SN Ia spectral features are also important in understanding the properties of the progenitor system, providing the only direct tracer of the material in the SN ejecta. Work using the first large samples of maximum-light SN Ia spectra (e.g., Benetti et al., 2005; Branch et al., 2006) demonstrated the existence of several sub-classes of SN Ia events. Benetti et al. (2005) divided SNe Ia into three different groups according to their spectral properties: A ‘FAINT’ group including SN 1991bg-like events; a ‘high-velocity group’ (HVG), which present a high velocity gradient in their  velocity evolution; and a ‘low-velocity group’ (LVG), which present a low velocity gradient in their  velocities. Branch et al. (2006) grouped SNe Ia into four different groups according to the pseudo-equivalent-width (pEW) of  and  lines: A ‘core-normal’ group, which present homogeneous and intermediate pEWs; a ‘shallow-silicon’ group, which present low pEWs of both  and  lines and include SN 1991T-like events (taken together, the core-normal and shallow-silicon groups correspond to the Benetti et al. LVG); a ‘broad-line’ group (similar to the Benetti et al. HVG), which present normal pEWs of  but higher pEWs of ; and a ‘cool’ group (similar to the Benetti et al. FAINT group).

Such studies indicate that SNe Ia are not drawn from a one-parameter family from the perspective of their spectral properties. Mazzali et al. (2007) studied the distribution of main elements in nearby SNe Ia and found the outer  velocities are similar ( km s) for all SNe Ia except those defined as ‘HVG’ group, which show much higher and dispersed  velocities. Wang et al. (2009) divided SNe Ia into two groups according to the photospheric velocities measured from  absorptions. They found that SNe Ia with high  velocities (high-; defined as  km s) have a different extinction law than normal-velocity events (normal-; defined as  km s). By applying different values of to each group, the dispersion in the corrected SN peak luminosities can be reduced. Many spectral indicators have also been found to correlate with SN luminosity, and can be used for distance estimation (Nugent et al., 1995; Hachinger et al., 2006; Bailey et al., 2009; Blondin et al., 2011; Silverman et al., 2012a).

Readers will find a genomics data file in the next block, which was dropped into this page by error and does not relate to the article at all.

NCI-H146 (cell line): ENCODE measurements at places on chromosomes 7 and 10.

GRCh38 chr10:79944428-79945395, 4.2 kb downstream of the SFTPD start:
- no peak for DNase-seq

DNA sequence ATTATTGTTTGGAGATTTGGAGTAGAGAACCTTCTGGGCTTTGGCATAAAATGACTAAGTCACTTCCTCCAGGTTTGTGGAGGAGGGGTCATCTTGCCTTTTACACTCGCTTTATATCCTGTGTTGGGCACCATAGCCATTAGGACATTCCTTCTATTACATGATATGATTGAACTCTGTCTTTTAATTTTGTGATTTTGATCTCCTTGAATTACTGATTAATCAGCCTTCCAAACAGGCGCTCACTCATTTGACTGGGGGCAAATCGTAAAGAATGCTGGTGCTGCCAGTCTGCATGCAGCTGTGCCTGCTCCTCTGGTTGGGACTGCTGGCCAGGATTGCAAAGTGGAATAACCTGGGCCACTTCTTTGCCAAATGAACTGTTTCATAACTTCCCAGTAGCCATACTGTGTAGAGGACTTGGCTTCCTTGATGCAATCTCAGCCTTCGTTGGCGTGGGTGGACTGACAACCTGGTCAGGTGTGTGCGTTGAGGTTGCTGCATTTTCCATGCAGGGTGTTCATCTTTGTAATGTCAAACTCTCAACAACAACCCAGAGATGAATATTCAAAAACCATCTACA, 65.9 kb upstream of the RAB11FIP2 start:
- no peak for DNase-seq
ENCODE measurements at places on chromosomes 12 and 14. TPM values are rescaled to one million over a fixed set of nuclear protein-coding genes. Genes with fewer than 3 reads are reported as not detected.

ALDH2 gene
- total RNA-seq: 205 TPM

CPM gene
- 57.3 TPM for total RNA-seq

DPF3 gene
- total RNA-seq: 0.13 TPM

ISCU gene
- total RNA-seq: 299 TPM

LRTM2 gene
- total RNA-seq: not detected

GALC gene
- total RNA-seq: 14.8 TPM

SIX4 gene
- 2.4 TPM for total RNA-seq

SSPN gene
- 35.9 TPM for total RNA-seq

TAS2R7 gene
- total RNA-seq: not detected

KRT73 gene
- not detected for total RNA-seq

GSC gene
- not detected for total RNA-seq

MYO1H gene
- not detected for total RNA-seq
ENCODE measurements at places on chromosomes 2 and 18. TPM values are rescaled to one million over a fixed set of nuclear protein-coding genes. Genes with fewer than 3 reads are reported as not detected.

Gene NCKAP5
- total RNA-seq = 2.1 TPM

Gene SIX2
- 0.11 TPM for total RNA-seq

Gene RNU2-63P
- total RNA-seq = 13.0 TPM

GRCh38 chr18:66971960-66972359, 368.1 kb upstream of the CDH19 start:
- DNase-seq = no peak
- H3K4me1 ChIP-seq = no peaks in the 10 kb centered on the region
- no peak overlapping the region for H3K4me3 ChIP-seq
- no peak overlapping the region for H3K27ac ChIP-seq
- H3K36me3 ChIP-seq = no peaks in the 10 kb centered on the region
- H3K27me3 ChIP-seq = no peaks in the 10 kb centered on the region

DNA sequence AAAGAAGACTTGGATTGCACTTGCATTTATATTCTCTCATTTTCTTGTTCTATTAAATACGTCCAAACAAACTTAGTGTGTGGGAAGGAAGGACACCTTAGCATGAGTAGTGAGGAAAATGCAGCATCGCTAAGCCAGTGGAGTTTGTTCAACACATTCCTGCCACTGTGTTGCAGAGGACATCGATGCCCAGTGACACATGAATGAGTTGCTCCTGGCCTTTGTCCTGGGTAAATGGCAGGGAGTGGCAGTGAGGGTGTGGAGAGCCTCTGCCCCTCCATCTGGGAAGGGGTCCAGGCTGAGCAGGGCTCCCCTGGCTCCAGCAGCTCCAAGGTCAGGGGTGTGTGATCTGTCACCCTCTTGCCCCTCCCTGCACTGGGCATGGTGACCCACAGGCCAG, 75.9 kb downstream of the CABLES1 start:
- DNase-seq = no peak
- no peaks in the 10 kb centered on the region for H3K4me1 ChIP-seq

However, there are fewer studies addressing the relationship between SN Ia spectral features and their host galaxies. Early work (Branch & van den Bergh, 1993) showed that, when considering the full range of SNe Ia including subluminous events, SNe with the lowest Si velocities tended to explode in early-type galaxies. Foley (2012) studied the relation between  H&K velocity and host , and found SNe Ia in massive galaxies have lower  H&K velocities, although Maguire et al. (2012) suggested this could be caused by underlying relations between light-curve width and  (e.g., Sullivan et al., 2010), and between light-curve width and  H&K velocity (see Maguire et al., 2012, 2014). Wang et al. (2013) found that high- SNe Ia and normal- SNe Ia may originate from different populations with respect to their radial distributions in their host galaxies. High- SNe Ia tend to concentrate in the inner regions of their host galaxies, whereas the normal- SNe Ia span a wider range of radial distance. Their result was interpreted as evidence for the existence of two distinct populations of SNe Ia.